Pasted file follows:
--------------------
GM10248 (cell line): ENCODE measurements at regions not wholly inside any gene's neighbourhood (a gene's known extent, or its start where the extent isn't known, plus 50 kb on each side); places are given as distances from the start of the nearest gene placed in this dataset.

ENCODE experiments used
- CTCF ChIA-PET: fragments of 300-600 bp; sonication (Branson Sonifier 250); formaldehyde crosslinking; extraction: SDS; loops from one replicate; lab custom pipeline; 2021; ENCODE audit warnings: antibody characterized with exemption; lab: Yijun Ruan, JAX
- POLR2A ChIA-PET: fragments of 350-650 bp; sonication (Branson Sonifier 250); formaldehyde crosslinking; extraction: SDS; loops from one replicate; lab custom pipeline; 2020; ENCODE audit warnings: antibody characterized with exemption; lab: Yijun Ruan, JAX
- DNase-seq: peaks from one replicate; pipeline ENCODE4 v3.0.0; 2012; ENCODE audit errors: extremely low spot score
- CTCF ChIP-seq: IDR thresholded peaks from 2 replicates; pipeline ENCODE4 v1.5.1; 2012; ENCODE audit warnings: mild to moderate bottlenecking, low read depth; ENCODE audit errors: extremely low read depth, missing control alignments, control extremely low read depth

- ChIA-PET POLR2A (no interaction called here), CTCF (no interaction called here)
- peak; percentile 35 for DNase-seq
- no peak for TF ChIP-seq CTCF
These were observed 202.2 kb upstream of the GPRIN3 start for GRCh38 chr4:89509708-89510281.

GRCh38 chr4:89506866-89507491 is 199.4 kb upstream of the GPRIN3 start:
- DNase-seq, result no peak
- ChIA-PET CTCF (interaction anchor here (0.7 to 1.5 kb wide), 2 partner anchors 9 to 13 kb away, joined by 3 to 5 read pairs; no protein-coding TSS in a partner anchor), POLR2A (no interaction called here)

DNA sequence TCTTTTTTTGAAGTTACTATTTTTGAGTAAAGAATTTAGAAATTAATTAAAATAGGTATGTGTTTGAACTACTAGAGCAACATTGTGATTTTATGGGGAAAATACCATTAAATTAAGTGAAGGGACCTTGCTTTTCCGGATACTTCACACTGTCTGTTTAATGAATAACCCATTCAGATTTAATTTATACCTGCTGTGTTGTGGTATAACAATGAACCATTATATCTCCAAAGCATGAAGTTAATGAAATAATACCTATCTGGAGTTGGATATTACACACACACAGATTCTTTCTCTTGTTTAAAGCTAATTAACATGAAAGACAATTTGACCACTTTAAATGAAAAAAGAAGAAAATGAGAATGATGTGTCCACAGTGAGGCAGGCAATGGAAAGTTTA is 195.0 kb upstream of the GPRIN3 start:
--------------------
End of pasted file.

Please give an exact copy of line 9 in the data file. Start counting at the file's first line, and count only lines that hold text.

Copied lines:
- no peak for TF ChIP-seq CTCF